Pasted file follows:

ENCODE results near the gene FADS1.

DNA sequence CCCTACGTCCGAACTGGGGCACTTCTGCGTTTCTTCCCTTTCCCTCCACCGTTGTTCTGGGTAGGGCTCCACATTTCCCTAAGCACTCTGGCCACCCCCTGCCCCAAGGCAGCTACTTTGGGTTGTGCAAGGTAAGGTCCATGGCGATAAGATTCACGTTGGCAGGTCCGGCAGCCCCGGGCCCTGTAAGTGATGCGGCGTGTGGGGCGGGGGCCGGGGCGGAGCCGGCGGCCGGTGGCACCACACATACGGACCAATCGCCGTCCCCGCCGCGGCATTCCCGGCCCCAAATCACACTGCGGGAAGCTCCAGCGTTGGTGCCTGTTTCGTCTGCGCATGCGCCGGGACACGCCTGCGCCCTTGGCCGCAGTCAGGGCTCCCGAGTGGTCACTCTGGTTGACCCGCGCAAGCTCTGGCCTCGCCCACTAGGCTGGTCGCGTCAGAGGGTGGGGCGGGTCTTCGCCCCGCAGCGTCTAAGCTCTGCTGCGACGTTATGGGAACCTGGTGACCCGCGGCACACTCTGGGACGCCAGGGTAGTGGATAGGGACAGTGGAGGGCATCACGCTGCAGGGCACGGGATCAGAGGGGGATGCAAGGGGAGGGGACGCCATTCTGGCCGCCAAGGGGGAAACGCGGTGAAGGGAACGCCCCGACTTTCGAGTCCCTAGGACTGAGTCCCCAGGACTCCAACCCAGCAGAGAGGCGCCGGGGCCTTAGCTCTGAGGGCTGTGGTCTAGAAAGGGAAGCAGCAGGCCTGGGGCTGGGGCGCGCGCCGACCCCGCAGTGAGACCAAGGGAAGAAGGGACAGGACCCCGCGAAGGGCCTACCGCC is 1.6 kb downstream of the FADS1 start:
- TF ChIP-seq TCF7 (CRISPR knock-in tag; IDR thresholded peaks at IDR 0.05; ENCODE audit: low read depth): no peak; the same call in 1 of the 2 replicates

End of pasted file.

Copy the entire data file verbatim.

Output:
ENCODE results near the gene FADS1.

DNA sequence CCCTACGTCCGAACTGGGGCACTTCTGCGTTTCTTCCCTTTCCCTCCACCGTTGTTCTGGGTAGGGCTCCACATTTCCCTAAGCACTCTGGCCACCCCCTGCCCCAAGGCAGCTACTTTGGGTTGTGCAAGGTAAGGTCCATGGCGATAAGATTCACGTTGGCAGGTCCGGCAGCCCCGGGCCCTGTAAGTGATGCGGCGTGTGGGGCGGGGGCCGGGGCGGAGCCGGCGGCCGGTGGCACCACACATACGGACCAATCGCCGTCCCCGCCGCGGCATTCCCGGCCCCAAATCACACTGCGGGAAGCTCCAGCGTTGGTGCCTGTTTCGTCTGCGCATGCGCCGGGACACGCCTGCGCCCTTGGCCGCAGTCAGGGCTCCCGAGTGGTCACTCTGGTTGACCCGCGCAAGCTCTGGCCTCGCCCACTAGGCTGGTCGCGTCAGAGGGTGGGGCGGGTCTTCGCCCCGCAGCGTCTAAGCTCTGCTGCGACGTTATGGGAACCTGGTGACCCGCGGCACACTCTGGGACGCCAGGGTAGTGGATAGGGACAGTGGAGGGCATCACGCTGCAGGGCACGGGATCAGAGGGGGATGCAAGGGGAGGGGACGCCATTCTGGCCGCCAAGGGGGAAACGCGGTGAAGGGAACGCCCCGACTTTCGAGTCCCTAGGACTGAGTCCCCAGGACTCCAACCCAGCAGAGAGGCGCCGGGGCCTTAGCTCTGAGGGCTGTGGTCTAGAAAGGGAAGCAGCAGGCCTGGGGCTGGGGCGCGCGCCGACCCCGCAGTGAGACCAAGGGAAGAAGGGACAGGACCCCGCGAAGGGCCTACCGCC is 1.6 kb downstream of the FADS1 start:
- TF ChIP-seq TCF7 (CRISPR knock-in tag; IDR thresholded peaks at IDR 0.05; ENCODE audit: low read depth): no peak; the same call in 1 of the 2 replicates